TASTES AND THE DOSHAS
11 Dec 2021 HYN Himalayan Yoga Academy
Our taste buds do much more than simply identify tastes. They also unlock the nutritional value of foods and kick-start the digestion process. Ayurveda generally identifies that all foods have all five natural elements, but usually only one or two are dominant: Space, Air, Fire, Water, Earth
Sweet- Sweet taste is mildly cooling, strongly increases Kapha, mildly decreases Vata and Pitta. This taste is particularly good for children, seniors, and those who are recovering from injuries, as this form of increase to kapha will tend to nourish and strengthen body tissues. This promotes healing as it improves the immune system. It is the foundation for ojas, a subtle energy that promotes health on all three dimensions- physical, emotional, and spiritual. Sweet taste can relieve thirst. We commonly see that as people age, the vitality of their senses diminishes. A result, the sensation of thirst is often misperceived as a desire for something sweet to eat. Thus instead of promoting a balance in kapha, the body tissue increases and lethargy is promoted by a misconstrued desire for sweet.
Sweet taste is predominant in sugars like cane and maple syrup (which are cooling), beet sugar and honey (both are heating), rice, milk, dates, licorice and oils from seeds and nuts. It is most balanced in whole grain starches.
In excess, it can damage the spleen or pancreas and cause hypoglycemia or diabetes. It will contribute to excessive weight gain, lethargy, loss of appetite, cough, and insomnia. In general its over consumption promotes the ageing process.
Salty- This taste is mildly heating, mildly increases Kapha, mildly increases Pitta, and strongly decreases vata. It stimulates salivation and digestion and works as a sedative and in larger quantities is a laxative. It can alleviate stiffness in small quantities. It is naturally occurring in mineral salts and seafoods, shellfish and seaweeds.
When excessive, is can damage the kidneys and cause edema or hypertension. It can thus over stimulate Pitta causing weakness, wrinkles, hairloss, and inflammatory skin diseases. On the other side of the issue, cramping is a sign of a Vata imbalance often caused by a lack of sea salt or diminished mineral absorption.
Sour- This taste is moderately heating, strongly increases Pitta, mildly increases Kapha, and moderately decreases Vata. It increases appetite, digestion, thirst, elimination and diminishes Vata to release gas. IT is beneficial taste for promoting sensory awareness and mental acuity. It is available in citrus fruits, berries, sour fruits like pineapple, cheese, hibiscus and rosehips tea, and fermented foods such as yogurt and kefir.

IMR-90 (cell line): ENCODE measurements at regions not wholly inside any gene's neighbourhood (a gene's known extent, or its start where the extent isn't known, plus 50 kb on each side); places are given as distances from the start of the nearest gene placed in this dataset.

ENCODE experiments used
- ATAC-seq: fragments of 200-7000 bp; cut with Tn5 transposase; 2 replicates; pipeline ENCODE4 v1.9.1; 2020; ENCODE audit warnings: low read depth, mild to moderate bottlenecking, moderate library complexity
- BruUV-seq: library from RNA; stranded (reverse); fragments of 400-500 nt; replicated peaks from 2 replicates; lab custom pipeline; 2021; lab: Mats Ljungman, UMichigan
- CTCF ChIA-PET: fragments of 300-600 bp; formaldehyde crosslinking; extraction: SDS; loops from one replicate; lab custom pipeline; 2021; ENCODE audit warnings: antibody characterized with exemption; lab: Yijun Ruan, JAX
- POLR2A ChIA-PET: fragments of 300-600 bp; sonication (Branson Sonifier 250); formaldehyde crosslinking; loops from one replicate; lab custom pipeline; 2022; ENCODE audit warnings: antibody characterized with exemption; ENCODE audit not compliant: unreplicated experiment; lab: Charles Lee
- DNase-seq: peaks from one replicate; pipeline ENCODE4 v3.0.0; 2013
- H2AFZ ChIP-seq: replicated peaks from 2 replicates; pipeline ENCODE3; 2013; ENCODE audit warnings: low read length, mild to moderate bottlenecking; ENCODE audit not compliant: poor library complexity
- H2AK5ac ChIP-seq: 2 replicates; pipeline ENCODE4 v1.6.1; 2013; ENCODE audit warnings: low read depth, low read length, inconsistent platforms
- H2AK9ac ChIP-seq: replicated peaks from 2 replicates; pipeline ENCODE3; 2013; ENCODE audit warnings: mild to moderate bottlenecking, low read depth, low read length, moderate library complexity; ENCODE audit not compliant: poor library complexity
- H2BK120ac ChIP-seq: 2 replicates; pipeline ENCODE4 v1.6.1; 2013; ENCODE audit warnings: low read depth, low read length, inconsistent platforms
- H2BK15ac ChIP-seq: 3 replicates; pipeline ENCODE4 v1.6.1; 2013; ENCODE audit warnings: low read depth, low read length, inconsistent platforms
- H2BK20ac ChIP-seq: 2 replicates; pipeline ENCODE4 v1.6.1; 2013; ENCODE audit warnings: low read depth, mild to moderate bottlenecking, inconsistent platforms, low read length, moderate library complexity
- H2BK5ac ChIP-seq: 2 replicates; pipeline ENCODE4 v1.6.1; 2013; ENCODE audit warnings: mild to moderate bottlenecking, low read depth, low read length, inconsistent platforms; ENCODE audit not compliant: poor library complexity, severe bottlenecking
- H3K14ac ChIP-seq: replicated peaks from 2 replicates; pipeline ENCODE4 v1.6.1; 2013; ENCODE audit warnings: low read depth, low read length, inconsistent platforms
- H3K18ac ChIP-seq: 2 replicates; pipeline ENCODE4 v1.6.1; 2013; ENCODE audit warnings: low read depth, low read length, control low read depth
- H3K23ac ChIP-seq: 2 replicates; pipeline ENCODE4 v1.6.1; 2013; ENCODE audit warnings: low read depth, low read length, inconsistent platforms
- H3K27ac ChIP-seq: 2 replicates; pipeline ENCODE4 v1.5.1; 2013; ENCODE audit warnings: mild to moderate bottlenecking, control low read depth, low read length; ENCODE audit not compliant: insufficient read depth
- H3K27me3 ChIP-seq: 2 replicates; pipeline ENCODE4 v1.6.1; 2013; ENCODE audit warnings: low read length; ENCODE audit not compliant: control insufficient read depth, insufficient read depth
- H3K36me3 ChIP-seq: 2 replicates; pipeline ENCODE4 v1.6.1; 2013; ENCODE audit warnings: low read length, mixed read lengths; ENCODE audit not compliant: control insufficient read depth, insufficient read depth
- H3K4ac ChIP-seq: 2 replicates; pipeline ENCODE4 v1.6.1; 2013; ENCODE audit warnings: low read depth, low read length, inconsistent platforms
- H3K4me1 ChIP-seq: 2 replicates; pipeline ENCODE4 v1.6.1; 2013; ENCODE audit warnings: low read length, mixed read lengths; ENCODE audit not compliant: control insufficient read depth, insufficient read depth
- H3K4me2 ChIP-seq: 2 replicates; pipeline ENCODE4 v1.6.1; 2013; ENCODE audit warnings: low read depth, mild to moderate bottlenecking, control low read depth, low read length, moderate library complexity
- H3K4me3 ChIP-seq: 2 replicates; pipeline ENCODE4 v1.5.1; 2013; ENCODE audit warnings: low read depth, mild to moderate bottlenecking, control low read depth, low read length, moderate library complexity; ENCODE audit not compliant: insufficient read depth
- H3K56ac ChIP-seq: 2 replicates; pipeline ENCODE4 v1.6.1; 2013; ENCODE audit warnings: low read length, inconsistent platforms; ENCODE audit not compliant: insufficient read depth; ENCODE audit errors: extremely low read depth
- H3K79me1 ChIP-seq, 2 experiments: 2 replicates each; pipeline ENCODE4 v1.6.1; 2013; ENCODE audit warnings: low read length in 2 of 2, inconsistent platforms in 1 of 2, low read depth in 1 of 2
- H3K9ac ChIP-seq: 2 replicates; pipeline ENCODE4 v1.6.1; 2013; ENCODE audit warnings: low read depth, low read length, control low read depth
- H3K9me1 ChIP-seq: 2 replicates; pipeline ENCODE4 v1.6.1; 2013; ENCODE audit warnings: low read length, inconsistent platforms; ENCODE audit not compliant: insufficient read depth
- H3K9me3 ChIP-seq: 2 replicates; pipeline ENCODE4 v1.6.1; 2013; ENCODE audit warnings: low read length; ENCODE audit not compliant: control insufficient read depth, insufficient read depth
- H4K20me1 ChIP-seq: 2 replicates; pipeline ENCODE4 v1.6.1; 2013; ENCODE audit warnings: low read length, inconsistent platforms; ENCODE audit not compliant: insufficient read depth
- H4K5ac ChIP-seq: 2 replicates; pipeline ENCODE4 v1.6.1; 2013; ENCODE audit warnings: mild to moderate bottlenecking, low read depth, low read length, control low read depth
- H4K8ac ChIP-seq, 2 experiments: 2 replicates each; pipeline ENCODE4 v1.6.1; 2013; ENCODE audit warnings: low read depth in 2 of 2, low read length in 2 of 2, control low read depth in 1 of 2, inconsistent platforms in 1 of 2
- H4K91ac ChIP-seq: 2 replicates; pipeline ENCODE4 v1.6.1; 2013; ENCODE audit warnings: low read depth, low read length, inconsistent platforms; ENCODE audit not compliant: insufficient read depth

Too much sour taste causes acidity, burning sensation and bleeding; in the long run it can cause gastritis or peptic ulcers. It also increases sensitivity in the teeth, edema, ulcers and heartburn.
Bitter- Bitter taste is strongly cooling, strongly increases Vata, strongly decreases Pitta, and moderately decreases Kapha. It can be cleansing to the taste buds as it causes a withdrawal reaction making them discharge excessive tastes that were over stimulated. It is a remedy for fainting, itching, reducing fevers and burning sensations. Bitter taste is found in herbs such as gentian root, dandelion root, fenugreek, and goldenseal as well as rhubarb.
Bitter taste taken excessively causes coldness in hands and feet, vertigo, emaciation; continued excessive use may damage the heart to cause anemia, low blood pressure or insomnia.
Pungent- This taste is strongly heating, moderately increases Pitta, mildly increases Vata, and strongly decreases Kapha. Because it increases Pitta, it can improve mental activity, appetite and digestion as well as improving the taste of food. It helps eliminate excessive Kapha and is helpful for poor circulation, lessening blood clots, and edema, thus promoting the elimination of ama. Pungent is a taste not detectable according to Western concepts of digestive physiology. Pungent taste is prevalent in aromatic spices like ginger, cayenne, cardamom and mint. It is also in coffee and tea. Excessive use of these beverages may aggravate conditions described below.
Pungent taste taken too excessively causes burning sensation, dryness, weakness, fainting, tissue depletion, and can adversely affects the lungs and digestive tract. In moderation, pungent promotes proper weight, but excessive use will lead to congestion and constipation.
Astringent- This taste has a sedative and moderately cooling effect, moderately increases Vata, moderately decreases Pitta, and mildly decreases Kapha. It is anti inflammatory and promotes vasoconstriction, stops diarrhea, reduces sweating, aids in healing, and promotes the clotting of blood. Astringent is another taste not recognized by western concepts of physiology. It is experienced in tree bark and resin like myrrh and frankincense. It is also present in pomegranate, unripe banana and herbs such as turmeric, alum and goldenseal.
Astringent taste in excess causes contractions, muscle tension, constipation, obstructs speech by drying the mouth, and may increase Vata based nerve disorders such as numbness, spasms, and pain.